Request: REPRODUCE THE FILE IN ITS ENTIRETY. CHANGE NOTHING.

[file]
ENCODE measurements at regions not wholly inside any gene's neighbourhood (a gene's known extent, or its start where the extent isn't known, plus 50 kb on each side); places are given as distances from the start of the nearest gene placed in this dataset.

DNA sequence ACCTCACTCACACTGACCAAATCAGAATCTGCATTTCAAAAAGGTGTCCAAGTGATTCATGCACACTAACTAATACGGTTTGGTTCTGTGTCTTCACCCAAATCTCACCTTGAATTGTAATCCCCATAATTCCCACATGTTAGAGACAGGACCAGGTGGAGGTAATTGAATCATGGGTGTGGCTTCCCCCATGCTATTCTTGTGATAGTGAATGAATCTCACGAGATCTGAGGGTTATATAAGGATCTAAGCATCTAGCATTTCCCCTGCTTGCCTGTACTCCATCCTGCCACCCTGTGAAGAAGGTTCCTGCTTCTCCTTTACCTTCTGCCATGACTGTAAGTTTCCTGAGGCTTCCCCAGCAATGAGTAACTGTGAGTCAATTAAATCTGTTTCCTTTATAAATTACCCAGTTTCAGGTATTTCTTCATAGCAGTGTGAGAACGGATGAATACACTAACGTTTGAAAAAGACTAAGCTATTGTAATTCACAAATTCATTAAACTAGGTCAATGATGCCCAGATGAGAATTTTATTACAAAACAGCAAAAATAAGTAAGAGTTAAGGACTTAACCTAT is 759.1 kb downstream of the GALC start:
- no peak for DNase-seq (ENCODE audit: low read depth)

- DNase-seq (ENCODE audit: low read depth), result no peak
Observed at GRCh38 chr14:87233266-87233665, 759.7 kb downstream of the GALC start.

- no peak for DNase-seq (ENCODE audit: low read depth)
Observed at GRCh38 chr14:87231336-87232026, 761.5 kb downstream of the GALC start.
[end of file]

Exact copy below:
ENCODE measurements at regions not wholly inside any gene's neighbourhood (a gene's known extent, or its start where the extent isn't known, plus 50 kb on each side); places are given as distances from the start of the nearest gene placed in this dataset.

DNA sequence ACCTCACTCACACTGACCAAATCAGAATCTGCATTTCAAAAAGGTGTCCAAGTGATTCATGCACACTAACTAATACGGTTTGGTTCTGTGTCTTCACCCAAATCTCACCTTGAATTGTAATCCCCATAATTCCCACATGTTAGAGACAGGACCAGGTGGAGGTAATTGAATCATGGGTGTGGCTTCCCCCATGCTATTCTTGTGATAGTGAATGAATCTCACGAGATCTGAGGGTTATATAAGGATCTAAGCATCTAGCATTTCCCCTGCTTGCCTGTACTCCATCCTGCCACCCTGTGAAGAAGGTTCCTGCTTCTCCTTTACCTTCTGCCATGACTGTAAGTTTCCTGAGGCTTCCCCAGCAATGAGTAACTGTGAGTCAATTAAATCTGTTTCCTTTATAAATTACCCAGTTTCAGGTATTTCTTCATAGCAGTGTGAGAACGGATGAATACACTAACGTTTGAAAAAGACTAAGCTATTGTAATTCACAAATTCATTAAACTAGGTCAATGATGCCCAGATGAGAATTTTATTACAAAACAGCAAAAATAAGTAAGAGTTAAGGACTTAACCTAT is 759.1 kb downstream of the GALC start:
- no peak for DNase-seq (ENCODE audit: low read depth)

- DNase-seq (ENCODE audit: low read depth), result no peak
Observed at GRCh38 chr14:87233266-87233665, 759.7 kb downstream of the GALC start.

- no peak for DNase-seq (ENCODE audit: low read depth)
Observed at GRCh38 chr14:87231336-87232026, 761.5 kb downstream of the GALC start.